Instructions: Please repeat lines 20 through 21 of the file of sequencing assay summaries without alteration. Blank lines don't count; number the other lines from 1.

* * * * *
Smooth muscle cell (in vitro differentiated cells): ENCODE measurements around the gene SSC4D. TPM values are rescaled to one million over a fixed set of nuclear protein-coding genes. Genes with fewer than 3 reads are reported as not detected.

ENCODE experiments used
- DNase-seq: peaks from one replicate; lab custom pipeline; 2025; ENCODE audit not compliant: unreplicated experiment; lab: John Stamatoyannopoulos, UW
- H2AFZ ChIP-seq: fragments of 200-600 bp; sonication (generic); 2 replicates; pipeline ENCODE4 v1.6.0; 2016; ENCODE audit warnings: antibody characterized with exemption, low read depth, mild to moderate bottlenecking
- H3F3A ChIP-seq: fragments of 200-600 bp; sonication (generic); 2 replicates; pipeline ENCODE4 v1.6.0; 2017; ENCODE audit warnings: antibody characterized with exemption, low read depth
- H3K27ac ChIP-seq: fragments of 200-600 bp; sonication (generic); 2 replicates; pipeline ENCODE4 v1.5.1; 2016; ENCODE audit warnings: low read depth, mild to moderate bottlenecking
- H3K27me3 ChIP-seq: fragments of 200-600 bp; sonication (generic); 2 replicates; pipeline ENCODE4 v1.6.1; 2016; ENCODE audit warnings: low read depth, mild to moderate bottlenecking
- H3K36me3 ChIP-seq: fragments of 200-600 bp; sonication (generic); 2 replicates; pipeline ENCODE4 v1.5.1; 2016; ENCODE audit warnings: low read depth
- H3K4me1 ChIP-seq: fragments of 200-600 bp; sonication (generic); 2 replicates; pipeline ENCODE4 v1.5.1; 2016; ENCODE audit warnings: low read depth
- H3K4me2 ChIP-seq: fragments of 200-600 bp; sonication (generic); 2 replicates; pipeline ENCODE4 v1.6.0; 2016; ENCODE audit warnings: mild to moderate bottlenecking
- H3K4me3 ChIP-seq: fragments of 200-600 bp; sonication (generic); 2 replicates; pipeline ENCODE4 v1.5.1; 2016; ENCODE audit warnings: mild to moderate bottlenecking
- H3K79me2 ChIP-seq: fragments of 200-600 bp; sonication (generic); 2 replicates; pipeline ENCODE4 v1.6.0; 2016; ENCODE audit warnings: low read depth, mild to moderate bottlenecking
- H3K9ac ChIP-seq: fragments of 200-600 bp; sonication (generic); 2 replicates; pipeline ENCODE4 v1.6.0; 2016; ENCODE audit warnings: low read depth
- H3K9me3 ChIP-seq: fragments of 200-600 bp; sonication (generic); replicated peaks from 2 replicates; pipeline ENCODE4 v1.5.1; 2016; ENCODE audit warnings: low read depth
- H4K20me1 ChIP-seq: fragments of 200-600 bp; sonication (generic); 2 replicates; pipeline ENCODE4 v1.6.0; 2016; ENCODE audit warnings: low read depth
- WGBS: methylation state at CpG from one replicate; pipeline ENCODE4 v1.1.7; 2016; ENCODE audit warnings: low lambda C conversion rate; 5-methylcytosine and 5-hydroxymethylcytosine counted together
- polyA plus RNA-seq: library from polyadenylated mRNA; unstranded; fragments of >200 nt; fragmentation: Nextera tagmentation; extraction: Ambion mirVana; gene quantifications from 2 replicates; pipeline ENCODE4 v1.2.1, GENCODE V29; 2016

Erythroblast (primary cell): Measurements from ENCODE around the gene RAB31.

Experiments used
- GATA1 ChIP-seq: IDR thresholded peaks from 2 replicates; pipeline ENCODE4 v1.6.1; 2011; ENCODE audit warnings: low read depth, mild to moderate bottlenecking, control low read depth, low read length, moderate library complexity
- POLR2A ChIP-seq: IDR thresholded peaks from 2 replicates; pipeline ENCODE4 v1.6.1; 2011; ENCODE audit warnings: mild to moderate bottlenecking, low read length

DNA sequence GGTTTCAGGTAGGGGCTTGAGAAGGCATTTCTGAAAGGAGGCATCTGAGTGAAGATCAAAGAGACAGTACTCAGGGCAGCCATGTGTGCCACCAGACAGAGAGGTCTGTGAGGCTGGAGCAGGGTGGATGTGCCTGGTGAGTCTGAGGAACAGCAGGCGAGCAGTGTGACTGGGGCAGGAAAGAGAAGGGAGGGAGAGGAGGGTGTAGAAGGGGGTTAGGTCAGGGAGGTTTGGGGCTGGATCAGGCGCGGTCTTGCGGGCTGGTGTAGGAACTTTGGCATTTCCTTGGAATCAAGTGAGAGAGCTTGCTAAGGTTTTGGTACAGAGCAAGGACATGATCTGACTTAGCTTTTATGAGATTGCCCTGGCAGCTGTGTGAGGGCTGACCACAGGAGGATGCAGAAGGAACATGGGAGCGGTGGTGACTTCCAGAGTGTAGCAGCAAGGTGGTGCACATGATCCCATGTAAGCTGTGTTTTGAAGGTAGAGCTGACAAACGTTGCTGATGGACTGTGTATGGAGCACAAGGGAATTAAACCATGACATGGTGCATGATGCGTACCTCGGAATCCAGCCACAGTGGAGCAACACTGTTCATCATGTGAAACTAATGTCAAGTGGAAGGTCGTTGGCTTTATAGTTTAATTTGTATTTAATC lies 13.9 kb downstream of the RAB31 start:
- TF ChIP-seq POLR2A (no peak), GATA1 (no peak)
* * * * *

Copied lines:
- GATA1 ChIP-seq: IDR thresholded peaks from 2 replicates; pipeline ENCODE4 v1.6.1; 2011; ENCODE audit warnings: low read depth, mild to moderate bottlenecking, control low read depth, low read length, moderate library complexity
- POLR2A ChIP-seq: IDR thresholded peaks from 2 replicates; pipeline ENCODE4 v1.6.1; 2011; ENCODE audit warnings: mild to moderate bottlenecking, low read length